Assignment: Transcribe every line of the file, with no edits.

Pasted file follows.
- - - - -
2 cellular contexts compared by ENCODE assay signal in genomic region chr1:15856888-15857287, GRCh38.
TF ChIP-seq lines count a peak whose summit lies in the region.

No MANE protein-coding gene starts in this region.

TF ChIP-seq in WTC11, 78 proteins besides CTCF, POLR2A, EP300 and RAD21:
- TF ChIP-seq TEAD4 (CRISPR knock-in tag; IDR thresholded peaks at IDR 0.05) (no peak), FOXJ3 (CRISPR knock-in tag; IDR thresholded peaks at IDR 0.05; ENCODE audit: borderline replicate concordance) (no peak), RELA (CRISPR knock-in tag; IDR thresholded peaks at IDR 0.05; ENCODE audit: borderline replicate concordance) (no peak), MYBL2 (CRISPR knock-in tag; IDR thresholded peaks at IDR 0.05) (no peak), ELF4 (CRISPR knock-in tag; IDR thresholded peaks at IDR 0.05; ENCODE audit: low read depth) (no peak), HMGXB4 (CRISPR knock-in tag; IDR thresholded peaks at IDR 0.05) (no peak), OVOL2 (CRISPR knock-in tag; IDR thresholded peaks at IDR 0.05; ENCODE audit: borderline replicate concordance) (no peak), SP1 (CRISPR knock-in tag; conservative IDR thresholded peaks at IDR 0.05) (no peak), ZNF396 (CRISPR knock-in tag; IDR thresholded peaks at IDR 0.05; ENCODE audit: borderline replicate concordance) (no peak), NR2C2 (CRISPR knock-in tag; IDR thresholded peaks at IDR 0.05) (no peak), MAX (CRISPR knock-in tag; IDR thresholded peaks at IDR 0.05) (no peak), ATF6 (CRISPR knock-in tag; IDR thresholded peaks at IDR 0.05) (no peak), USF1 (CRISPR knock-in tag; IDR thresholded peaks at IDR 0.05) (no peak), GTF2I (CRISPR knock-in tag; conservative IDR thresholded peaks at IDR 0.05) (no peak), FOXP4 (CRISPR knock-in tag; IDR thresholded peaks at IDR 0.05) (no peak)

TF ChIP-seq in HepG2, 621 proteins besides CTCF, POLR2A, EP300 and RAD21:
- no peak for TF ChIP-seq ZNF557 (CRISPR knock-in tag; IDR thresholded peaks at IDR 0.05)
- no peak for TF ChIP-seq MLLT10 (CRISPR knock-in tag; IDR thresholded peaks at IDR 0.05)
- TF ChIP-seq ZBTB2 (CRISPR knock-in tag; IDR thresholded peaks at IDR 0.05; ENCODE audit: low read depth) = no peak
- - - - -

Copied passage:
2 cellular contexts compared by ENCODE assay signal in genomic region chr1:15856888-15857287, GRCh38.
TF ChIP-seq lines count a peak whose summit lies in the region.

No MANE protein-coding gene starts in this region.

TF ChIP-seq in WTC11, 78 proteins besides CTCF, POLR2A, EP300 and RAD21:
- TF ChIP-seq TEAD4 (CRISPR knock-in tag; IDR thresholded peaks at IDR 0.05) (no peak), FOXJ3 (CRISPR knock-in tag; IDR thresholded peaks at IDR 0.05; ENCODE audit: borderline replicate concordance) (no peak), RELA (CRISPR knock-in tag; IDR thresholded peaks at IDR 0.05; ENCODE audit: borderline replicate concordance) (no peak), MYBL2 (CRISPR knock-in tag; IDR thresholded peaks at IDR 0.05) (no peak), ELF4 (CRISPR knock-in tag; IDR thresholded peaks at IDR 0.05; ENCODE audit: low read depth) (no peak), HMGXB4 (CRISPR knock-in tag; IDR thresholded peaks at IDR 0.05) (no peak), OVOL2 (CRISPR knock-in tag; IDR thresholded peaks at IDR 0.05; ENCODE audit: borderline replicate concordance) (no peak), SP1 (CRISPR knock-in tag; conservative IDR thresholded peaks at IDR 0.05) (no peak), ZNF396 (CRISPR knock-in tag; IDR thresholded peaks at IDR 0.05; ENCODE audit: borderline replicate concordance) (no peak), NR2C2 (CRISPR knock-in tag; IDR thresholded peaks at IDR 0.05) (no peak), MAX (CRISPR knock-in tag; IDR thresholded peaks at IDR 0.05) (no peak), ATF6 (CRISPR knock-in tag; IDR thresholded peaks at IDR 0.05) (no peak), USF1 (CRISPR knock-in tag; IDR thresholded peaks at IDR 0.05) (no peak), GTF2I (CRISPR knock-in tag; conservative IDR thresholded peaks at IDR 0.05) (no peak), FOXP4 (CRISPR knock-in tag; IDR thresholded peaks at IDR 0.05) (no peak)

TF ChIP-seq in HepG2, 621 proteins besides CTCF, POLR2A, EP300 and RAD21:
- no peak for TF ChIP-seq ZNF557 (CRISPR knock-in tag; IDR thresholded peaks at IDR 0.05)
- no peak for TF ChIP-seq MLLT10 (CRISPR knock-in tag; IDR thresholded peaks at IDR 0.05)
- TF ChIP-seq ZBTB2 (CRISPR knock-in tag; IDR thresholded peaks at IDR 0.05; ENCODE audit: low read depth) = no peak